Parallel and gradual genome erosion in the Blattabacterium endosymbionts of Mastotermes darwiniensis and Cryptocercus wood roaches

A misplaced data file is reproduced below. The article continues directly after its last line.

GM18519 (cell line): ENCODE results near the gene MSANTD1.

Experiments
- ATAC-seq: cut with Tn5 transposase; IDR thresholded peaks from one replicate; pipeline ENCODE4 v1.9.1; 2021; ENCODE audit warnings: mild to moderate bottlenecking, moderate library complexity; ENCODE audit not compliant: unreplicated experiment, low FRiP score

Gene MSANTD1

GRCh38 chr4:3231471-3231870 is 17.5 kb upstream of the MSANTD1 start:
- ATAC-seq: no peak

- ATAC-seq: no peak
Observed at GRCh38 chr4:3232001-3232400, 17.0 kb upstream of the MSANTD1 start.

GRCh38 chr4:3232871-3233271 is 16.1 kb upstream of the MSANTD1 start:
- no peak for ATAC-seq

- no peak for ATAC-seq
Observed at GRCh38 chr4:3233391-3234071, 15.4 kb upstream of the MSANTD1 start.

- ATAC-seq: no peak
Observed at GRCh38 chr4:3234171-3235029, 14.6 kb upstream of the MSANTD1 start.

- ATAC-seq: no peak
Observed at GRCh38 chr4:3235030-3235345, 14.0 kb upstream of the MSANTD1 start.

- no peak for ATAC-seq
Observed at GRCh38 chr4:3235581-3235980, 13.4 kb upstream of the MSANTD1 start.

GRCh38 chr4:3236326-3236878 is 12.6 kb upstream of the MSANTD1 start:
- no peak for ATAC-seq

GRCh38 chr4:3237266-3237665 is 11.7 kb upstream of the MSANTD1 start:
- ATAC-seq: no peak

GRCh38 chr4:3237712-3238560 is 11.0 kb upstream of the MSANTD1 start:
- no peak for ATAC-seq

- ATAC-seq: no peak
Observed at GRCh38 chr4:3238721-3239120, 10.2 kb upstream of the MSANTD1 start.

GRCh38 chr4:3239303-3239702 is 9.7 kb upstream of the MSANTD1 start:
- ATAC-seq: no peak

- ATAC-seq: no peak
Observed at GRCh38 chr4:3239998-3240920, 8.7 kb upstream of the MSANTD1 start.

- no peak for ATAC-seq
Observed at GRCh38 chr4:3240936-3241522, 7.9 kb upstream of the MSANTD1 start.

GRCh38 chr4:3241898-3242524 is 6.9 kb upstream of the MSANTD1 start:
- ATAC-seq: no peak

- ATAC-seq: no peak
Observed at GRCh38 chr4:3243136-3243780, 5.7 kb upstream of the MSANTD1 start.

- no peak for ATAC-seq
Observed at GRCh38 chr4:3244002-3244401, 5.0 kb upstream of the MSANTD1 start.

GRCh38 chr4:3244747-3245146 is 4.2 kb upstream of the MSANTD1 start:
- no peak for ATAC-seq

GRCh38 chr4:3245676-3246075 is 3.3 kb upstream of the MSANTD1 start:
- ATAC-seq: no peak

Parallel and gradual genome erosion in the Blattabacterium endosymbionts of Mastotermes... Almost all examined cockroaches harbor an obligate intracellular endosymbiont, Blattabacterium cuenoti. On the basis of genome content, Blattabacterium has been inferred to recycle nitrogen wastes and provide amino acids and cofactors for its hosts. Most Blattabacterium strains sequenced to date harbor a genome of ~630kbp, with the exception of the termite Mastotermes darwiniensis (~590kbp) and Cryptocercus punctulatus (~614kbp), the sister group of termites. Such genome reduction may have led to the ultimate loss of Blattabacterium in all termites other than Mastotermes. In this study, we sequenced 11 new Blattabacterium genomes from three species of Cryptocercus in order to shed light on the genomic evolution of Blattabacterium in termites and Cryptocercus. All genomes of Cryptocercus-derived Blattabacterium genomes were reduced (~614kbp), except for that associated with Cryptocercus kyebangensis, which comprised 637kbp. Phylogenetic analysis of these genomes and their content indicates that Blattabacterium experienced parallel genome reduction in Mastotermes and Cryptocercus, possibly due to similar selective forces. We also found evidence of ongoing genome reduction in Blattabacterium from three lineages of the C. punctulatus species complex, which independently lost one cysteine biosynthetic gene. We also sequenced the genome of the Blattabacterium associated with Salganea taiwanensis, a subsocial xylophagous cockroach that does not vertically transmit gut symbionts via proctodeal trophallaxis. This genome was 632kbp, typical of that of non-subsocial cockroaches. Overall, our results show that genome reduction occurred on multiple occasions in Blattabacterium, and is still ongoing, possibly because of new associations with gut symbionts in some lineages. Keywords Blattabacterium, genome reduction, Cryptocercus, proctodeal trophallaxis Introduction Cockroaches and Mastotermes darwiniensis, the most primitive termite, harbor the endosymbiotic bacteria Blattabacterium cuenoti (hereafter Blattabacterium) in their fat bodies. Blattabacterium is transovarially transmitted between host generations, and is essential to host growth and reproduction (Brook and Richards 1955; Brooks 1970). On the basis of whole genome sequencing of various strains, Blattabacterium has been inferred to provide essential amino acids (hereafter EAA) and vitamins for its host, and participate in the recycling of nitrogen wastes (López-Sánchez et al. 2009; Sabree et al. 2009). The symbiotic relationship between Blattabacterium and cockroaches is believed to have been established more than 235 million years ago (Bourguignon et al. 2018), and has been maintained via strict vertical transmission since then (Lo et al. 2003). Downloaded from https://academic.oup.com/gbe/advance-article-abstract/doi/10.1093/gbe/evy110/5026593 by Ed 'DeepDyve' Gillespie user on 07 June 2018 Although essential to most cockroaches, Blattabacterium symbionts were lost in all termites (which are a form of derived social cockroach; Lo et al. 2000) except Mastotermes darwiniensis (Bandi et al. 1995; Lo et al. 2003). The sister group of termites is the rotten wood-feeding and subsocial cockroach genus Cryptocercus. By studying the Blattabacterium strains of M. darwinensis and Cryptocercus, insights into the factors leading to the loss of this symbiont from all other termites can be obtained. Blattabacterium may also have been lost in the enigmatic cave roach genus Nocticola (Lo et al. 2007), although the uncertain phylogenetic position of this taxon among other cockroaches (Bourguignon et al. 2018) has made it difficult to test this hypothesis. If the ancestors of Nocticola did indeed lose Blattabacterium, the reasons for this loss cannot easily be investigated because Nocticola has no known close relatives. Most Blattabacterium strains sequenced to date harbor a genome of ~630kbp, with the exception of MADAR from M. darwiniensis (~590kbp; Sabree et al. 2012) and CPU from Cryptocercus punctulatus (~614kbp; Neef et al. 2011). The causes of the increased levels of genome degradation in these strains are not clear. One common cause of genome reduction in endosymbionts is the association of the host with a new endosymbiotic partner (e.g. Husnik et al. 2013). Although Wolbachia has been found in some species (Vaishampayan et al. 2007), obligate intracellular nutritional mutualists other than Blattabacterium are not known from cockroaches, and do not appear to be responsible for the genome reduction found in CPU and MADAR. Many of the genes missing in CPU and MADAR, but present in other Blattabacterium strains, are associated with essential amino acid (EAA) synthesis. An increase in available EAAs in the diets of their ancestral hosts may have led to the loss of these genes in CPU and MADAR, due to relaxed selection. One source of such EAAs could have been microbes associated with rotting wood, which could then be digested and taken up by the host in the midgut (Neef et al. 2011). To test this hypothesis, Tokuda et al., (2013) sequenced the Blattabacterium genome of Panesthia angustipennis, another rotten-wood feeding cockroach. However, this genome was found to encode all the EAA biosynthesis genes found in most Blattabacterium strains. Alternative hypotheses to explain the loss of EAA pathways in MADAR and CPU include: 1) increased EAA levels in the diets of ancestral hosts due to behaviours associated with subsociality and eusociality, such as proctodeal trophallaxis (Tokuda et al. 2014; Fujita et al. 2001); 2) the presence of symbionts in the guts of the ancestors of M. darwiniensis and C. punctulatus which were able to provision the host with EAAs. For example, cellulolytic protists in the guts of Cryptocercus and M. darwiniensis host bacterial endosymbionts that fix nitrogen, produce essential amino acids and participate in the nitrogen metabolism of their protist hosts (Ohkuma et al. 2015; Hongoh 2010). These two hypotheses are not mutually exclusive. Many genes, particularly those associated with EAA biosynthesis, are absent in both CPU and MADAR, suggesting they were lost in the common ancestor of these species (Patiño-Navarrete et al. 2013). Nonetheless, several genes are absent in only one of the strains, indicating independent gene loss. For example, MADAR retains cysE and cysK genes, but CPU has lost both these genes. On the contrary, metB and lysA are pseudogenised in CPU but functional in MADAR. Because Downloaded from https://academic.oup.com/gbe/advance-article-abstract/doi/10.1093/gbe/evy110/5026593 by Ed 'DeepDyve' Gillespie user on 07 June 2018 many genes were lost independently by MADAR and CPU, the possibility remains that some genes in EAA pathways have been lost independently by both lineages, and not by their common ancestor as currently believed. To test between the hypotheses of gene loss in a common ancestor of CPU and MADAR vs independent gene loss in each of these lineages, we sequenced additional Blattabacterium genomes from one host sample of Cryptocercus kyebangensis, one specimen of C. clevelandi and nine specimens of C. punctulatus. We also investigated the influence of subsocial behavior and wood- feeding on Blattabacterium genome evolution by sequencing the strain from one specimen of Salganea taiwanensis, a wood-feeding subsocial cockroach which does not exhibit proctodeal trophallaxis. Materials and Methods Sample collection and DNA extraction Locations of the sample collection for Cryptocercus cockroaches are indicated in Fig. 1 (details are indicated in Table S1). Although four species of Cryptocercus cockroaches have been described from the Appalachian Mountains, (Burnside et al. 1999), we refer to all of them as Cryptocercus punctulatus species complex, and distinguish among them by their chromosome numbers. Salganea taiwanensis were collected in Iriomote-island, Okinawa, Japan. We extracted DNA from the fat bodies of a single individual. DNA extraction was done by using ISOPLANT II DNA extraction Kit (NIPPON GENE, Tokyo) under the manufacturer’s instructions. Genome sequencing and assembly Libraries were prepared from fat body total DNA using the TruSeq DNA Sample Preparation Kit according to the manufacturer’s protocol. Libraries were then mixed in equimolar concentration and sequenced with Illumina MiSeq or HiSeq2000 sequencing system. Reads were quality checked, trimmed and filtered using FaQCs (Lo & Chain 2014). High quality reads were assembled with the “TCSF and IMRA” pipeline (Kinjo et al. 2015). Gaps between contigs were filled using GapFiller (Nadalin et al. 2012). All final assemblies consisted of a single circular chromosome. The quality of the final assembly was evaluated using REAPER (Hunt et al. 2013), and no assembly errors were detected. Screening for potential secondary symbionts in the sequence libraries for each species was performed using blastx, implemented in the DIAMOND software package (Buchfink et al. 2015). All assembled contigs were subject to blastx searchers against a UniRef90 database (Suzek et al. 2015) with a 1e-30 E-value threshold. All assembled genome data were deposited on DDBJ (accession numbers are indicated in Table 1). Genome Annotation Downloaded from https://academic.oup.com/gbe/advance-article-abstract/doi/10.1093/gbe/evy110/5026593 by Ed 'DeepDyve' Gillespie user on 07 June 2018 Prediction of protein coding regions was carried out using Prodigal (Hyatt et al. 2010) with a 0.6 score cutoff. In addition to the Prodigal prediction, we also carried out homology based ORF prediction using blastp search, implemented in the BLAST+ package (Camacho et al. 2009), against the Swiss-prot database (released in March 2017). Prediction for rRNA, tRNA, and other non- coding RNAs were done by using RNAmmer (Lagesen et al. 2007), tRNAscan-SE (Lowe & Eddy 1997), and Infernal (Nawrocki & Eddy 2013), respectively. Functional annotation of predicted coding sequences was done by blastp search against the COG database (Galperin et al. 2015) with curation using CD-search (Marchler-Bauer & Bryant 2004). Phylogenetic tree inference We determined a set of orthologous genes shared by all genomes used in this study using Proteinortho ver. 5 (Lechner et al. 2011) and AMPHORA2 (Wu & Scott 2012). All orthologous genes were aligned with MAFFT (Katoh & Standley 2013). Aligned amino acid sequences were trimmed with Gblocks (Castresana 2000) run under default parameters, and back translated into codon sequence by using Pal2nal (Suyama et al. 2006). All codon alignments were then concatenated with FAST (Lawrence et al. 2015). Phylogenetic tree was reconstructed using the maximum likelihood algorithm implemented in RAxML v8.2 (Stamatakis 2014), with the GTRCAT model of nucleotide substitution. Results and Discussion We obtained the complete genome sequences of Blattabacterium strains associated with one specimen of C. kyebangensis, one specimen of C. clevelandi and nine specimens of C. punctulatus. The content of each Blattabacterium genome sequenced to date is summarized in Table 1. The genome sizes of the Blattabacterium strains associated with Cryptocercus spp. ranges from 609kbp to 637kbp. These differences are largely due to the loss of EAA biosynthesis genes in some genomes (Figs. 2 and 3). The topology recovered in our phylogenetic analysis of Blattabacterium concurs with previous phylogenetic inferences of the endosymbiont derived from the C. punctulatus species complex (Che et al. 2016). CPU Blattabacterium strains are divided into 2 clades (A and B in Fig. S1), except for CPUml. The plasmid of the endosymbiont was integrated in the chromosome in all strains belonging to clade B. Although MADAR and CPU strains generally have similar amino acid biosynthesis gene repertoires, some genes are present only in some of the Cryptocercus-derived strains (Fig. 3), namely those of C. kyebangensis (CKYod) and C. clevelandi (CCLhc). For example, genes involved in tryptophan synthesis are found in CKYod only, and fully intact copies of lysA and argH are only found in CKYod and CCLhc. This shows that these genes have been lost independently (or have become putative pseudogenes) in MADAR and in strains of CPU. Only one gene involved in methionine synthesis, metB, and a few genes involved in BCAA synthesis (ilvA, ilvBH, ilvC, and ilvD), are absent in all Blattabacterium strains associated with Downloaded from https://academic.oup.com/gbe/advance-article-abstract/doi/10.1093/gbe/evy110/5026593 by Ed 'DeepDyve' Gillespie user on 07 June 2018 Mastotermes and Cryptocercus (Fig. 3). However, some of the genes involved in the methionine and BCAA synthesis pathways, such as metE or ilvE, are still present in the genomes of MADAR and/or Cryptocercus-derived strains, either intact or as putative pseudogenes. Independent losses of methionine and BCAA synthesis in the Blattabacterium of Mastotermes and Cryptocercus cannot, therefore, be ruled out. The Blattabacterium genome content varies between CPU strains of the C. punctulatus species complex (Nalepa et al. 2002; Everaerts et al. 2008). For example, one strain (CPUml) retains the entire gene set involved in cysteine synthesis (i.e. cysE and cysK), but one or both these have been lost or occur as putative pseudogenes in the other nine strains (Fig. 3). The phylogeny of C. punctulatus suggests that the cysE gene was lost or pseudogenized independently three times (Fig. 4). We sequenced the endosymbiont genome of another wood-feeding cockroach, Salganea taiwanensis, a subsocial insect unrelated to termites and Cryptocercus. Although subsocial, Salganea taiwanensis does not exhibit proctodeal trophallaxis (Maekawa et al. 2008). We found that its genome is 632 kbp with a GC content of 24.8%. The genome comprises 575 coding sequences (CDSs), a single rRNA operon, 32 tRNAs, and three other non-coding RNAs. The plasmid is integrated into the genome, similar to the case of related Panesthia cockroaches. Overall, genomic characteristics differ from the strains derived from Mastotermes and Cryptocercus, and are highly similar to the strains of other cockroaches, including the strains of the related Panesthia species (Fig. S2 A). This includes the presence of all amino acid biosynthetic genes typically present in Blattabacterium genomes (Fig 3). Our results show that the genomes of Blattabacterium independently underwent erosion in the lineages leading to extant Cryptocercus and Mastotermes. Among Cryptocercus strains, Blattabacterium genome erosion was gradual, and comparison of gene loss events with previous chronograms estimated for Cryptocercus (Che et al. 2016) indicates that these events took place sequentially over the last 60 million years (Fig. 4). We also found evidence of further gene loss during the last five million years in the Blattabacterium genome of the C. punctulatus species complex (CPU strains). In the earliest branching C. punctulatus lineage, Blattabacterium CPUml possesses functional cysE and cysK, and is presumably able to synthesize cysteine. In contrast, three other lineages of the C. punctulatus species complex harbor endosymbionts with almost identical gene repertoires, all of which lack functional cysK and/or cysE. The phylogenetic tree of the C. punctulatus species complex suggests that the loss of cysE occurred independently in three lineages. Blattabacterium genome reduction is therefore ongoing among members of the C. punctulatus species complex, and involves the same set of genes. Primary endosymbionts often experience genome instability subsequent to the establishment of new symbiotic associations between their host and a secondary obligate (or co-obligate) symbionts. Genes with redundant functions in the primary and secondary symbiont genomes are easily lost because of relaxed selective pressures. As a result, the two genomes evolve to complement each other, and become mutually dependent. For example, in the aphid lineages associated with the Downloaded from https://academic.oup.com/gbe/advance-article-abstract/doi/10.1093/gbe/evy110/5026593 by Ed 'DeepDyve' Gillespie user on 07 June 2018 secondary obligate symbiont Serratia symbiotica, the aphid primary endosymbiont Buchnera aphidicola underwent massive gene losses, having genome size of only 425-453kbp (Manzano- Marín et al. 2016). Secondarily acquired endosymbionts can trigger even more extreme genome reduction, such as in Candidatus Sulcia muelleri, Candidatus Carsonella rudii, and Candidatus Portiera aleyrodidarum, primary endosymbionts of cicada, psyllid and whitefly, respectively, which have genomes varying in size between 114kbp and 245kbp (McCutcheon et al. 2009; Rao et al. 2015; Sloan & Moran 2012). While these genomes lack many genes involved in various functions, they retain most genes involved in EAAs biosynthesis. The genomes of MADAR and CPU are between 30kbp and 50kbp smaller than that of other strains of Blattabacterium, and most of the genes they lost were involved in EAA biosynthesis. This markedly contrasts with the 200kbp of genes lost by the Buchnera strains whose host aphids secondarily acquired Serratia endosymbionts. The reason why Blattabacterium mostly lost EAA biosynthesis genes, but retained genes with other functions, is unclear. One possible explanation is the presence of secondary intracellular symbionts in Cryptocercus and termites. Such secondary symbionts typically comprise a single, or a few, microbial species, all localized in bacteriocytes, allowing metabolic collaborations with primary symbionts (McCutcheon et al. 2009; Rao et al. 2015; Sloan & Moran 2012). We searched for secondary symbionts in Cryptocercus but found no evidence of their presence. No assembled contig from Cryptocercus fat body sequence libraries in this study was found to have a reliable blastx matches with bacterial protein sequences from the Uniref90 database. Although a few small (<2Knt) contigs were found to have matches with bacterial protein sequence, each of these had low depth (>50 fold lower than those of Blattabacterium contigs), and were not shared among libraries. We therefore conclude that these contigs are most likely derived from environmental or intestinal contaminants present during cockroach dissection and DNA extraction. An alternative explanation for gene loss in Blattabacterium is the gradual development of novel associations among intestinal symbiotic microbes, which in some way enhanced the availability of essential amino acids to their hosts. One such association known in Cryptocercus and lower termites, including M. darwiniensis, is the presence of oxymonad and hypermastigid flagellates in the guts of these insects. These flagellates themselves have bacterial ecto- and endosymbionts which contribute to nitrogen metabolism (Hongoh 2010; Ohkuma 2008, 2015). Some symbiotic bacteria of gut flagellates are diazotrophs, having the capability of fixing atmospheric nitrogen into protein, potentially allowing their hosts access to new nitrogen sources (Tai et al. 2016). How the production of EAAs by symbiotic microbes could be accessed by hosts is unclear. One possibility is an increase in EAA concentration in the gut lumen, followed by uptake in the rectum (Phillips et al. 1986). Alternatively, microbes could be consumed by nestmates via proctodeal trophallaxis or coprophagy (Fujita et al. 2001; Machida et al. 2001; Nalepa et al. 2001; Tokuda et al. 2014), and EAAs released and taken up in their midguts. Downloaded from https://academic.oup.com/gbe/advance-article-abstract/doi/10.1093/gbe/evy110/5026593 by Ed 'DeepDyve' Gillespie user on 07 June 2018 Unlike the genomes of MADAR and Cryptocercus-derived Blattabacterium strains, the Blattabacterium genome of Salganea did not undergo further reduction. Salganea spp. are known to engage in social behaviors, including stomodeal trophallaxis and filial coprophagy, which are expected to provide larvae with nutritional stability during early development. However, our results indicate that such behaviours do not necessarily promote genome reduction. Unlike termites and Cryptocercus, Salganea does not exhibit proctodeal trophallaxis. Proctodeal trophallaxis, along with the acquisition of novel gut symbionts, may therefore be a key factors in the genome reduction of Blattabacterium. Conclusion In this study, we found that the losses of the same set of EAAs biosynthesis genes by MADAR and CPU were primarily the result of parallel evolution. We also found that additional genome reduction occurred during the last five million years in several strains present in Cryptocercus, highlighting that phenomenon of ongoing gene loss in Blattabacterium. Future studies investigating the contribution of proctodeal trophallaxis and gut microbes to cockroach metabolism are required to test the hypothesis of a link between genome reduction in Blattabacterium on the one hand, and social behavior and associations with novel gut symbiotic partners on the other. Acknowledgements The insects were collected under permits GRSM-2014-SCI-0015, GRSM-2015-SCI-1243, BLRI-2009- SCI-0001, and BLRI-2015-SCI-0021 from the U.S. National Park Service, 2015_0059 from North Carolina Department of Environment and Natural Resources, 132015 from Georgia Department of Natural Resources, SC-013299 from California Department of Fish and Wildlife, and 2017-01 from Wonju Regional Environment Office in South Korea. Tatsuya Kitazume is acknowledged for Illumina sequencing at Functional Genomics Facility, NIBB Core Research Facilities. This work was supported by JSPS KAKENHI 17H01510, 26292177, 26117722, and NIBB Cooperative Research Program no. 11- 723. Y.K. was supported by RIKEN Junior Research Associate Program. NL was supported by the Australian Research Council (FT160100463). Literature Cited Bandi C et al. 1995. The establishm ent of intracellular symbiosis in an ancestor of cockroaches and termites. Proc. R. Soc. B Biol. Sci. 259:293–299. Bourguignon T, Qian T, Ho SYW, Juna F, Zongqing W, Arab D, Cameron SL, Walker J, Rentz D, Evans TA, and Lo N. 2018. Transoceanic dispersal and plate tectonics shaped global cockroach distributions: evidence from mitochondrial phylogenomics. Mol. Biol. Evol. 35:970–983. Downloaded from https://academic.oup.com/gbe/advance-article-abstract/doi/10.1093/gbe/evy110/5026593 by Ed 'DeepDyve' Gillespie user on 07 June 2018 Brooks MA. 1970. 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Maintenance of essential amino acid synthesis pathways in the Blattabacterium cuenoti symbiont of a wood-feeding cockroach. Biol. Lett. 9:20121153. Tokuda G et al. 2014. Metabolomic profiling of 13C-labelled cellulose digestion in a lower termite: insights into gut symbiont function. Proc. R. Soc. B Biol. Sci. 281:20140990. Vaishampayan PA et al. 2007. Molecular evidence and phylogenetic affiliations of Wolbachia in cockroaches. Mol. Phylogenet. Evol. 44:1346–1351. Downloaded from https://academic.oup.com/gbe/advance-article-abstract/doi/10.1093/gbe/evy110/5026593 by Ed 'DeepDyve' Gillespie user on 07 June 2018 Wu M, Scott AJ. 2012. Phylogenomic analysis of bacterial and archaeal sequences with AMPHORA2. Bioinformatics. 28:1033–1034. Table footnote and Figure legend Table 1. Genome characteristics of all sequenced Blattabacterium strains. A plasmid is integrated into chromosome. Numbers correspond to the sampling locations shown in Fig. 1. Downloaded from https://academic.oup.com/gbe/advance-article-abstract/doi/10.1093/gbe/evy110/5026593 by Ed 'DeepDyve' Gillespie user on 07 June 2018 Fig. 1. Sampling locations of Cryptocercus cockroaches. Detailed information for these locations are provided in Table S1. Fig. 2. Number of gene losses from the pan-genome of Blattabacterium strains. Number of gene losses in each strain was calculated by comparing with constructed pan-genome of all Blattabacterium strains used in this study. Singletons in each genome which do not hit to any reference sequences in COG database by Reverse PSI-BLAST search are removed from pan- genome dataset. Fig. 3. Comparison of genes involved in amino acids biosynthesis in genomes of Blattabacterium strains. Yellow and white boxes represent presence or absence of genes, respectively. A pseudogene is denoted with a psi (ψ) symbol. Red horizontal bars indicate biosynthetic pathways of essential amino acids (EAAs), while black bars represent non-essential amino acid (non-EAA) pathways. An asterisk in phenylalanine biosynthesis pathway corresponds to chorismate mutase (EC 5.4.99.5). Amino acids that are not shown here implicate that the entire synthesis pathway is absent in Blattabacterium, except for Gly and Pro, which are abundant in hemolymph in cockroaches and thus not considered to provision the host (Patiño-Navarrete et al., 2014). BCAA, blanched chain amino acids (i.e. Ile, Leu, Val). See Table 1 for host species of each strain. Fig. 4. Estimated evolutionary history of gene losses in Blattabacterium strains. Blue arrows represent gene loss events related to amino acid biosynthesis. Deficient amino acids or genes caused by each gene loss event are shown with arrow. Time scale is based on a previous estimate by Che et al., 2016. Downloaded from https://academic.oup.com/gbe/advance-article-abstract/doi/10.1093/gbe/evy110/5026593 by Ed 'DeepDyve' Gillespie user on 07 June 2018 † Organism (host scientific name) strain Plsmd. Size (Kb) G+C% CDS rRNA tRNA ncRNA Pseudogene Accession number Site No. Blattabacterium sp. (Panesthia angustipennis spadica ) str. BPAA 0* 632 26.4 578 3 34 3 0 NC_020510.1 - Blattabacterium sp. (Pa. angustipennis yaeyamensis ) str. BPAY 0* 632 26.3 577 3 34 3 0 NZ_AP014609.1 - Blattabacterium sp. (Salganea taiwanensis taiwanensis ) str. STAT 0* 632 24.8 575 3 33 2 0 xxxx - Blattabacterium sp. (Nauphoeta cinerea) str. BNCIN 1 627 26.1 568 3 34 2 0 NC_022550.1-NC_022551.1 - Blattabacterium sp. (Blaberus giganteus ) str. BGIGA 1 633 25.7 577 3 34 2 1 NC_017924.1-NC_017925.1 - Blattabacterium sp. (Blattella germanica ) str. BGE 1 641 27.1 591 3 34 3 0 NC_013454.1-NC_015679.1 - Blattabacterium sp. (Periplaneta americana ) str. BPLAN 1 640 28.2 589 3 33 3 5 NC_013418.2-NC_013419.1 - Blattabacterium sp. (Blatta orientalis ) str. BOR 1 638 28.2 576 3 34 3 13 NC_020195.1-NC_020196.1 - Blattabacterium sp. (Cryptocercus kyebangensis ) str. CKYod 1 637 25.7 571 3 32 2 4 xxxx 1 Blattabacterium sp. (C. clevelandi ) str. CCLhc 1 621 24.5 551 3 32 2 6 xxxx 2 Blattabacterium sp. (C. punctulatus species complex: 2n = 43) str. CPUsm 0* 614 23.8 548 3 32 2 7 xxxx 3 Blattabacterium sp. (C. punctulatus species complex: 2n = 43) str. CPUpc 0* 614 23.8 544 3 32 2 5 xxxx 4 Blattabacterium sp. (C. punctulatus species complex: 2n = 43) str. CPUsv 0* 614 23.8 544 3 32 2 5 xxxx 5 Blattabacterium sp. (C. punctulatus species complex: 2n = 45) str. CPUbt 0* 613 23.9 546 3 32 2 3 xxxx 6 Blattabacterium sp. (C. punctulatus species complex: 2n = 45) str. CPUmp 0* 613 23.8 545 3 32 2 3 xxxx 7 Blattabacterium sp. (C. punctulatus species complex: 2n = 45) str. CPUmc 0* 613 23.9 546 3 32 2 4 xxxx 8 Blattabacterium sp. (C. punctulatus species complex: 2n = 43) str. CPUml 1 616 24.1 548 3 32 2 2 xxxx 9 Blattabacterium sp. (C. punctulatus species complex: 2n = 39) str. CPUbr 1 609 23.8 544 3 32 2 5 xxxx 10 Blattabacterium sp. (C. punctulatus species complex: 2n = 39) str. CPUwf 1 611 23.8 546 3 32 2 4 xxxx 11 Blattabacterium sp. (C. punctulatus species complex: 2n = 37) str. CPU 1 610 23.9 547 3 32 3 2 NC_016621.1-NC_016598.1 12 Blattabacterium sp. (Mastotermes darwiniensis ) str. MADAR 1 590 27.5 547 3 34 3 1 NC_016146.1-NC_016150.1 - Table 1. Genome characteristics of all sequenced Blattabacterium strains. A plasmid is integrated into chromosome. Numbers correspond to the sampling locations shown in Fig. 1. Downloaded from https://academic.oup.com/gbe/advance-article-abstract/doi/10.1093/gbe/evy110/5026593 by Ed 'DeepDyve' Gillespie user on 07 June 2018 b d b c d Fig. 1. Sampling locations of Cryptocercus cockroaches. Detailed information for these locations are provided in Table S1. Downloaded from https://academic.oup.com/gbe/advance-article-abstract/doi/10.1093/gbe/evy110/5026593 by Ed 'DeepDyve' Gillespie user on 07 June 2018 C N BGE BGE E O BPAA BGIGA F P BPAY BNCIN G Q STAT STAT H R BNCIN BPAY I S BGIGA J T BPAA BOR K U BOR L V BPLAN BPLAN M Other CKYod CKYod CCLhc CCLhc CPUml CPUml CPUbt CPUbt CPUmp CPUmp CPUmc CPUmc CPUpc CPUpc CPUsv CPUsv CPUsm CPUsm CPUwf CPUwf CPUbr CPUbr CPUlh CPU MADAR MADAR SulciaPSPU 0.08 Number of gene loss Fig. 2. Number of gene losses from the pan-genome of Blattabacterium strains. Number of gene losses in each strain was calculated by comparing with constructed pan-genome of all Blattabacterium strains used in this study. Singletons in each genome which do not hit to any reference sequences in COG database by Reverse PSI-BLAST search are removed from pan- genome dataset. Downloaded from https://academic.oup.com/gbe/advance-article-abstract/doi/10.1093/gbe/evy110/5026593 by Ed 'DeepDyve' Gillespie user on 07 June 2018 100 Non EAA EAA Asp Ala Met Tyr Thr BCAA His Phe Glu Lys Arg Trp SerCys BGE BGIGA BNCIN STAT BPAY BPAA BPLAN BOR CKYod ψ ψ ψ CCLhc CPUml ψ ψ ψ CPUbt ψ ψ ψ CPUmp CPUmc ψ ψ ψ ψ CPUpc ψ ψ ψ ψ CPUsv ψ ψ ψ ψ CPUsm ψ ψ ψ ψ CPUwf ψ ψ CPUbr CPU MADAR Fig. 3. Comparison of genes involved in amino acids biosynthesis in genomes of Blattabacterium strains. Yellow and white boxes represent presence or absence of genes, respectively. A pseudogene is denoted with a psi (ψ) symbol. Red horizontal bars indicate biosynthetic pathways of essential amino acids (EAAs), while black bars represent non-essential amino acid (non-EAA) pathways. An asterisk in phenylalanine biosynthesis pathway corresponds to chorismate mutase (EC 5.4.99.5). Amino acids that are not shown here implicate that the entire synthesis pathway is absent in Blattabacterium, except for Gly and Pro, which are abundant in hemolymph in cockroaches and thus not considered to provision the host (Patiño-Navarrete et al., 2014). BCAA, blanched chain amino acids (i.e. Ile, Leu, Val). See Table 1 for host species of each strain. Downloaded from https://academic.oup.com/gbe/advance-article-abstract/doi/10.1093/gbe/evy110/5026593 by Ed 'DeepDyve' Gillespie user on 07 June 2018 ureAC gdhA aspC dapA dapB dapD argD dapE dapF lysA thrA asd thrC thrB metB metE ilvA ilvBH ilvC ilvD ilvE leuA leuDC leuB argA argB argC argD argE argF argG argH hisG hisI hisA hisHF hisC hisD pheA tyrB tyrA trpE trpGD trpF trpC trpA trpB serA serC serB cysE cysK iscS ≈ Strain name Host species Periplaneta americana BPLAN (non-social omnivorous) CKYod Cryptocercus kyebangensis CCLhc C. clevelandi CPUml (2n = 43) BCAA, Thr CPUbt CPUmp (2n = 45) Trp CPUmc cysE CPUsm C. punctulatus metE/argH (2n = 43) lysA CPUpc species complex cysE CPUsv metB? CPUbr cysK (2n = 39) CPUwf BCAA, Trp, Thr argH/lysA (2n = 37) CPU cysE MADAR Mastotermes darwiniensis (MYA) 150 60 30 20 10 Fig. 4. Estimated evolutionary history of gene losses in Blattabacterium strains. Blue arrows represent gene loss events related to amino acid biosynthesis. Deficient amino acids or genes caused by each gene loss event are shown with arrow. Time scale is based on a previous estimate by Che et al., 2016. Downloaded from https://academic.oup.com/gbe/advance-article-abstract/doi/10.1093/gbe/evy110/5026593 by Ed 'DeepDyve' Gillespie user on 07 June 2018 http://www.deepdyve.com/assets/images/DeepDyve-Logo-lg.png Genome Biology and Evolution Oxford University Press